Published in Gems of Architecture, Issue 2 (March/April 2022), Volume 30

By Conor English

Distilling has been an important part of Cork’s economy since the late eighteenth century. Four of the largest distilleries amalgamated in 1867 to form the Cork Distilleries Company (CDC), joined by Midleton Distillery in 1868. The largest plant was based in North Mall, on an island on the north bank of the River Lee, until a fire in 1920 destroyed the Victorian mill and badly damaged the site. This was at a moment of crisis for the Irish distilling industry and, rather than rebuild, production moved to Midleton. When the industry recovered, the company saw the potential of the North Mall site for redevelopment as a bottling plant and dispatch warehouse for Cork Dry Gin and Paddy Whiskey. Needing a state-of-the-art facility, CDC appointed architect Frank Murphy (1916–93) to design the new North Mall plant in 1961.

Murphy was part of a circle of architects deeply rooted in the modern movement and keen to adapt it to an Irish context. He had a particular interest in the work of prominent Swedish architects who sought to marry contemporary architecture with the natural landscape. He also studied American and British architecture and was an admirer of the General Motors Technical Center (1949–55), Michigan, which used colour for visual separation of zones.

Murphy designed and supervised the Cork project almost entirely alone. He seized the opportunity to repurpose existing buildings, including the bond stores, and to introduce new elements. The original North Mall distillery faced the city but the new bottling plant had pride of place overlooking the River Lee.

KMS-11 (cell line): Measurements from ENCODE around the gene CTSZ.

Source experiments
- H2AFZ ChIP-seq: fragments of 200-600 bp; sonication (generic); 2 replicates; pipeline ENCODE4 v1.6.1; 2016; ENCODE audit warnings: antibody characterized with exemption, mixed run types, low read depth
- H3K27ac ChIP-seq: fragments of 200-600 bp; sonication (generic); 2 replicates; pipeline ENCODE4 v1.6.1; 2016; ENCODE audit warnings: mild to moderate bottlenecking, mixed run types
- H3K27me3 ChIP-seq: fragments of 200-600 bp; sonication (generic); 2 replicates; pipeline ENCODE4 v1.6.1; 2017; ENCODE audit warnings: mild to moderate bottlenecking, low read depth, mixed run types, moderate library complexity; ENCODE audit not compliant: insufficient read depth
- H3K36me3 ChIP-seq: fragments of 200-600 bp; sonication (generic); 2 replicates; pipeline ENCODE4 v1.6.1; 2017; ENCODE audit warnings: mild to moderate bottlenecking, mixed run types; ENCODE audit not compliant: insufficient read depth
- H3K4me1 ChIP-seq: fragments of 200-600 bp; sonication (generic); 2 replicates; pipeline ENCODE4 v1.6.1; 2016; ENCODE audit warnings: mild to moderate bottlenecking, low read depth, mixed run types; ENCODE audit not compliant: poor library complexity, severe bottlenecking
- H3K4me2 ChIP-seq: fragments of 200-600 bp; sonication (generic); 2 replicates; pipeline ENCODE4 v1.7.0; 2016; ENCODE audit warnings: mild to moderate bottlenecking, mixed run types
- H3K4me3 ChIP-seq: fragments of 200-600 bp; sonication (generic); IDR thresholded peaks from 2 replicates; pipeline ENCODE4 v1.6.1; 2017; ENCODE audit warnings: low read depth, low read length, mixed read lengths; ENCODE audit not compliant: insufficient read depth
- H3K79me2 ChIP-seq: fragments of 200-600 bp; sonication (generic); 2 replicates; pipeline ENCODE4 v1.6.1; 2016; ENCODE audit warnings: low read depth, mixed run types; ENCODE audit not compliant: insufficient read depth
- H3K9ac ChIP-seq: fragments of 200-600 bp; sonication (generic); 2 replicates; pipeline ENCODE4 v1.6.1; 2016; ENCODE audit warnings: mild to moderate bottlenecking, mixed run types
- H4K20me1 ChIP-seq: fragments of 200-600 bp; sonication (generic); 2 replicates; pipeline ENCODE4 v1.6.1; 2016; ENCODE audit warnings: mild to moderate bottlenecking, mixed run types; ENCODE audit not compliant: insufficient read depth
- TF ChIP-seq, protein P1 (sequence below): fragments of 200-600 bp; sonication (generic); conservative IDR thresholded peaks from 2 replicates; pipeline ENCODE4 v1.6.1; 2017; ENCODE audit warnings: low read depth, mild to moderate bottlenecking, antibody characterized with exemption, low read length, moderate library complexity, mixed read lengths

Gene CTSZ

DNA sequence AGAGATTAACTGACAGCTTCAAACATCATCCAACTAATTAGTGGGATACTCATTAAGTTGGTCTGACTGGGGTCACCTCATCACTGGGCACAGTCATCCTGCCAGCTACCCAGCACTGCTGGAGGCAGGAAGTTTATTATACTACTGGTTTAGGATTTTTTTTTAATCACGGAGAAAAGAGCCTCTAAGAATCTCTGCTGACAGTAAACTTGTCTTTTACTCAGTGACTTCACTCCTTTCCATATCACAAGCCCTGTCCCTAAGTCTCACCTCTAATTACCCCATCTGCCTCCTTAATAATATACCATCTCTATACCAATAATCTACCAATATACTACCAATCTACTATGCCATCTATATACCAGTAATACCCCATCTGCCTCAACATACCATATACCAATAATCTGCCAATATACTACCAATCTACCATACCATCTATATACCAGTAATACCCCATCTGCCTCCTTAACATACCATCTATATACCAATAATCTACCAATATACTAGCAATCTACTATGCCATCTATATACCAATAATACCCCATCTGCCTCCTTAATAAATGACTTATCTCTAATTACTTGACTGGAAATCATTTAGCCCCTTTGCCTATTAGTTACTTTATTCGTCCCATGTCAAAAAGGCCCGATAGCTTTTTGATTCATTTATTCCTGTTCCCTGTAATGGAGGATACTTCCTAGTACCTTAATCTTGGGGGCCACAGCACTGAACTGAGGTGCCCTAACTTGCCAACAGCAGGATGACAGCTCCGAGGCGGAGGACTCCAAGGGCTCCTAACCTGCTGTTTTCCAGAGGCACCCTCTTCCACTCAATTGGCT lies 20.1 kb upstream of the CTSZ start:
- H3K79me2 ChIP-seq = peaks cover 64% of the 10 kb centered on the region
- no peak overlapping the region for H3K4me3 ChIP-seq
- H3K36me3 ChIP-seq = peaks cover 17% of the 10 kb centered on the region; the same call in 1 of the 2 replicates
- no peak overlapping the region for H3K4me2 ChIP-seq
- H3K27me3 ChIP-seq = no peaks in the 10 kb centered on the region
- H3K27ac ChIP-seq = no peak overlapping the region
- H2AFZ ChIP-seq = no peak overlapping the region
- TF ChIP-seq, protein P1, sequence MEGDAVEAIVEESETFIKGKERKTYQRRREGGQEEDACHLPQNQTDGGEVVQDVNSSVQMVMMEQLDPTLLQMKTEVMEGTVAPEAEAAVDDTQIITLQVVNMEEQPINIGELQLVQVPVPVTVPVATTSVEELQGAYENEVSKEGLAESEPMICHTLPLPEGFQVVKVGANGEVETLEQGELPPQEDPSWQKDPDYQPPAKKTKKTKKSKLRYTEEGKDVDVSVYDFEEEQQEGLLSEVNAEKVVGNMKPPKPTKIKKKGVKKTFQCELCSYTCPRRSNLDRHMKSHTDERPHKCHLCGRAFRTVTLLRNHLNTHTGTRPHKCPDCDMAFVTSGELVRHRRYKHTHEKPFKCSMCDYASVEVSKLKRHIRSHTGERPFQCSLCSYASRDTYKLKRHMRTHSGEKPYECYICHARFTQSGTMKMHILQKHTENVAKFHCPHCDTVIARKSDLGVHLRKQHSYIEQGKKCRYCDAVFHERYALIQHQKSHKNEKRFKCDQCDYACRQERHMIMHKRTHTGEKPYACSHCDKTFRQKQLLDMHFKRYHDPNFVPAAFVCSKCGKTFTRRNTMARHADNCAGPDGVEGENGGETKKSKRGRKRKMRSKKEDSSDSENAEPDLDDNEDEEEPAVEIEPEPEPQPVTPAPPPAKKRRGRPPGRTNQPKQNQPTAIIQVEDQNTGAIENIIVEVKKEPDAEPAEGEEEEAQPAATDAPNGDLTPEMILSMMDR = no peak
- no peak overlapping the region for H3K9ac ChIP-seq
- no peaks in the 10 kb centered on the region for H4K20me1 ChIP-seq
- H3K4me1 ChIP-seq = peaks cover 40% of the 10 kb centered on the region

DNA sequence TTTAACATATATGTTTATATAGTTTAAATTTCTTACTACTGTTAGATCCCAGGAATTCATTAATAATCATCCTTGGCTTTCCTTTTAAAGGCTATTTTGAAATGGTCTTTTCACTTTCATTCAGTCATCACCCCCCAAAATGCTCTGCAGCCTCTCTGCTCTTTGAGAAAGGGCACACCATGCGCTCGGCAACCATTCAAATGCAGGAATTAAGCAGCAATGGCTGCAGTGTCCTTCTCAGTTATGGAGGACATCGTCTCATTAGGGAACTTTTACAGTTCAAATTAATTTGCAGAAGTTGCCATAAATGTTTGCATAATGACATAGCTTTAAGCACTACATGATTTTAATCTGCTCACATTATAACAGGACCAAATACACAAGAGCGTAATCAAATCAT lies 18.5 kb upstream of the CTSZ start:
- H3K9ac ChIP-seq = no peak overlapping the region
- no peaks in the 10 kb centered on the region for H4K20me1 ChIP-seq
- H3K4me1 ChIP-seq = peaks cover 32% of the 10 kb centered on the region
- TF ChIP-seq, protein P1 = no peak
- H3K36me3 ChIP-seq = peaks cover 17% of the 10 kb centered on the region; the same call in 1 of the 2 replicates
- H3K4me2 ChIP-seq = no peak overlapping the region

The bottling plant, completed in 1964, is long and low—single-storey in deference to the city’s urban scale. It consists of several ‘zones’, with the top-lit open-plan bottling hall spanning the length of the building, and the offices and canteen at the front framed by the cantilevered canopies of the goods-in and goods-out loading bays. The main building material is a pale russet-coloured concrete block, using palette and pattern to give it its own identity. The office and canteen ‘zone’ is identified by a sequence of concentric planes and frames, with bright yellow glazed brick—a nod to the glazed ceramic tiles of Victorian breweries.

Above: The bottling plant, completed in 1964, is long and low. The canopies give it vertical thrust, countering the elongated horizontals.

The loading bays on either side are sheltered by half-cantilevered canopies on slender piers, and the taller canopy echoes a rigid ripple of water. The canopies give vertical thrust to the bottling plant, countering the elongated horizontals, and, in another nod to Victorian factories, are accompanied by a soaring chimney-stack.

The heart of the bottling plant, the vast bottling hall, eliminated the need for structural piers or pillars by using huge steel beams, 30m in length, to support the sawtooth-profiled roofs overhead. This feat of engineering, best appreciated from within, was designed by Edwin Uniacke, who joined Murphy’s practice in 1953.

The bottling plant has been dormant since 2007, when Irish Distillers Limited (IDL), the company formed in 1966 by the merger of CDC with others, moved production elsewhere. Cork has a proud tradition of adapting its architectural heritage, and it is hoped that Murphy’s sleeping giant on the bank of the River Lee, once bustling with the sounds of clinking glass and whirring conveyor belts, will reawaken as a hive of activity once more.

Conor English is the great-nephew of Frank Murphy and author of Cork’s modern architect: the work of Frank Murphy (2019). Series based on the NIAH’s ‘building of the month’,


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